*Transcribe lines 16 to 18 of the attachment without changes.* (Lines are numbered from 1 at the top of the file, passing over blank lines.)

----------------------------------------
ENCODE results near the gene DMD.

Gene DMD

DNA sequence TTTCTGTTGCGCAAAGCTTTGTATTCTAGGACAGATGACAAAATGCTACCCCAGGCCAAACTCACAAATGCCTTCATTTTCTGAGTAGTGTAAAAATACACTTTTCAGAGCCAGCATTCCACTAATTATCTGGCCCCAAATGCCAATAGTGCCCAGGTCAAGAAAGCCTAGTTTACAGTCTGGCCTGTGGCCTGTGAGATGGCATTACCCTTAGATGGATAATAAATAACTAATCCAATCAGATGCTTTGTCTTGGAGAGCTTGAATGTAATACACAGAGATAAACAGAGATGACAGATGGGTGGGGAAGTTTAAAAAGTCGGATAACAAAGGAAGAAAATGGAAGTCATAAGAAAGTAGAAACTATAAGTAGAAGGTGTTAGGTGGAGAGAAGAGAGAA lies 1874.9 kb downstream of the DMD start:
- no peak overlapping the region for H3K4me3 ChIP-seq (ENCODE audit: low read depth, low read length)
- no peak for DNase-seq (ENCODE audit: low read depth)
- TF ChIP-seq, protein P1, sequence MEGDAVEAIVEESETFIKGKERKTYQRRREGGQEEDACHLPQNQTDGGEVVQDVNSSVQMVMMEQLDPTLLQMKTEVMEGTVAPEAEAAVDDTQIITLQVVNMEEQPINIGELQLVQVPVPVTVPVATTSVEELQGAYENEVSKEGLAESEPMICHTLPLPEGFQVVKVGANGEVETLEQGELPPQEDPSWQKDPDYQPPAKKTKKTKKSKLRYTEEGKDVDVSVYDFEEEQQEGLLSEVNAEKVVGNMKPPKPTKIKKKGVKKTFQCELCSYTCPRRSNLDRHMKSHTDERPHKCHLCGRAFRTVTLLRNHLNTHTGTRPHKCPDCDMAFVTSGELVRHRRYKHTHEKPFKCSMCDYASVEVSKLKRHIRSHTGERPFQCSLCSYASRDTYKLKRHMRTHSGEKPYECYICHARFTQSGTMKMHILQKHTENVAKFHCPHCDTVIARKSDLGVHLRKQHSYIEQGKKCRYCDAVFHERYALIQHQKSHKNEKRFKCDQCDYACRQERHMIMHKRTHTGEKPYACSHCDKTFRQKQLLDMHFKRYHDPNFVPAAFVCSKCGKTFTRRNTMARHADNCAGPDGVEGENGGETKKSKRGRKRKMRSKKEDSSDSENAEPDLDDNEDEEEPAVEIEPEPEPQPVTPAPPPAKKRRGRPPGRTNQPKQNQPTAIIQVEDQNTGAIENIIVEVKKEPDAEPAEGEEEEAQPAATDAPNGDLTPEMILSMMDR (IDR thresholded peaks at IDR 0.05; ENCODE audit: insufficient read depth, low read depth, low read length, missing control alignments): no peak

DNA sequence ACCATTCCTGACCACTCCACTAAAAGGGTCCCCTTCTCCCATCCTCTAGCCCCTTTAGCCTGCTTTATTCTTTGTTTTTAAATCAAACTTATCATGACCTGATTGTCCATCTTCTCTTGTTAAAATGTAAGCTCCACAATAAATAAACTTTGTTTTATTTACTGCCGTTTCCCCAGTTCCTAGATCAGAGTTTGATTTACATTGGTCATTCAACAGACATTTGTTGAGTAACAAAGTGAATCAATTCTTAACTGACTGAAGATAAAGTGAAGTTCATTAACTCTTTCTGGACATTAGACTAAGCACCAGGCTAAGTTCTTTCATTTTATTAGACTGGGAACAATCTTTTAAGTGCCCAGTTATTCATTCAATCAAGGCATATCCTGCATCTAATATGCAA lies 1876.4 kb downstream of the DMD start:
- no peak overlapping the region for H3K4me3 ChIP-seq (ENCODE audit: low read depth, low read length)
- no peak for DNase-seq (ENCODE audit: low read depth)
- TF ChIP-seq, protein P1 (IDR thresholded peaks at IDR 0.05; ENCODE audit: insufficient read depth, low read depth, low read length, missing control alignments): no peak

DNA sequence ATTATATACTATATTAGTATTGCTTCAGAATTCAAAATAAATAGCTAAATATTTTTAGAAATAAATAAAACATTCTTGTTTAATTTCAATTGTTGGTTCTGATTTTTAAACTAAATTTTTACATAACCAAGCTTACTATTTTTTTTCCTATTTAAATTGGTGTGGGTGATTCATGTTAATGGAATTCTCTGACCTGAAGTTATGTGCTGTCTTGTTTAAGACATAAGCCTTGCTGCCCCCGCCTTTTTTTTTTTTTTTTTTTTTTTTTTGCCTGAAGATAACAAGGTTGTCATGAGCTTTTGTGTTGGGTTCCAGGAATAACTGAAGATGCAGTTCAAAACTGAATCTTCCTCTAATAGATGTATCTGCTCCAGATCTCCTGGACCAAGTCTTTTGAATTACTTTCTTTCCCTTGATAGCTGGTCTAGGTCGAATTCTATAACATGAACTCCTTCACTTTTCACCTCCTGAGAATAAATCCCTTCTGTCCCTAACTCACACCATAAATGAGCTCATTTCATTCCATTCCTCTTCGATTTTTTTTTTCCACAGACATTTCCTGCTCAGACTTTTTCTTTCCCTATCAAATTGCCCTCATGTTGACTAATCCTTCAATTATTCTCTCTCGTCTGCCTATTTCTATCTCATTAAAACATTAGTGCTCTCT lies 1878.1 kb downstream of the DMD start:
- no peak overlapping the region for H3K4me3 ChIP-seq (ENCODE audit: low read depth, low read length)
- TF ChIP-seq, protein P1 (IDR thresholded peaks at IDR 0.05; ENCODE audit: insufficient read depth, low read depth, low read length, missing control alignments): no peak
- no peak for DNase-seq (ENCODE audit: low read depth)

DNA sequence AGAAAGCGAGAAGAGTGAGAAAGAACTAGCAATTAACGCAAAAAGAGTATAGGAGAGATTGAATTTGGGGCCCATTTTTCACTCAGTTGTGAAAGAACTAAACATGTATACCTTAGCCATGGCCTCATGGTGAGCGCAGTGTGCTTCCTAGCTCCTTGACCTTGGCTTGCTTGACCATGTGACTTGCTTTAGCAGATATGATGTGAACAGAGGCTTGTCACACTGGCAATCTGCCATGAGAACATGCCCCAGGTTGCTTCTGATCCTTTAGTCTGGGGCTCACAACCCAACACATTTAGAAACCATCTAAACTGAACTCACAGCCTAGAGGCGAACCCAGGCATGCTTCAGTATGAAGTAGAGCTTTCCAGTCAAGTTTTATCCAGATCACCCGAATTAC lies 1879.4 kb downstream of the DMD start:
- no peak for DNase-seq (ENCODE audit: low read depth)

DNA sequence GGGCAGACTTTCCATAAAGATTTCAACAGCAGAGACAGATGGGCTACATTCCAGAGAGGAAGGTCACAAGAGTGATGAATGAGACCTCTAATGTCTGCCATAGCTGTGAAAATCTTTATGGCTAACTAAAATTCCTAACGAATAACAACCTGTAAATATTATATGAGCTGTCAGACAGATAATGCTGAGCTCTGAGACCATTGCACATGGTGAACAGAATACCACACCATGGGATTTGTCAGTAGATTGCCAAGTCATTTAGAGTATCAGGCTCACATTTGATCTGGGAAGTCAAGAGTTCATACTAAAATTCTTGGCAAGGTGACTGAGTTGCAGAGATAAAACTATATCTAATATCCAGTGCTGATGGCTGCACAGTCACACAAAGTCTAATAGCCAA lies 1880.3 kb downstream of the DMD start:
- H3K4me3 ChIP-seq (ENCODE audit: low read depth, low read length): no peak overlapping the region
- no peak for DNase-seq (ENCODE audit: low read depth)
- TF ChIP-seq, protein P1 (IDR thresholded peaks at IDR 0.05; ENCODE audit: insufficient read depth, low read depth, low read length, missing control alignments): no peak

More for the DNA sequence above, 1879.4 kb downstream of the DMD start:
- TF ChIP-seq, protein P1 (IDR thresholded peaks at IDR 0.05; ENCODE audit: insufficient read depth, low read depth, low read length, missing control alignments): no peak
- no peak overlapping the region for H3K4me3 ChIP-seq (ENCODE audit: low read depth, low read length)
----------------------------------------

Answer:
- no peak for DNase-seq (ENCODE audit: low read depth)

DNA sequence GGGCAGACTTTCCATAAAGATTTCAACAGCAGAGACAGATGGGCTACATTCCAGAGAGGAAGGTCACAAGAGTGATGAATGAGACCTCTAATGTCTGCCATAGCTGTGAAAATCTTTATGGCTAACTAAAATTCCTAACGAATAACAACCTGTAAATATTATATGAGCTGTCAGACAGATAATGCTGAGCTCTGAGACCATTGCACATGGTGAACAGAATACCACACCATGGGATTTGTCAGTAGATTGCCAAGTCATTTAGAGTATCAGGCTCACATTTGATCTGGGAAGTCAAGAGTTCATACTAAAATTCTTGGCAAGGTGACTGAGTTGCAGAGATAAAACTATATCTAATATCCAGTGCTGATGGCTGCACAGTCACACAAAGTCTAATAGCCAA lies 1880.3 kb downstream of the DMD start:
- H3K4me3 ChIP-seq (ENCODE audit: low read depth, low read length): no peak overlapping the region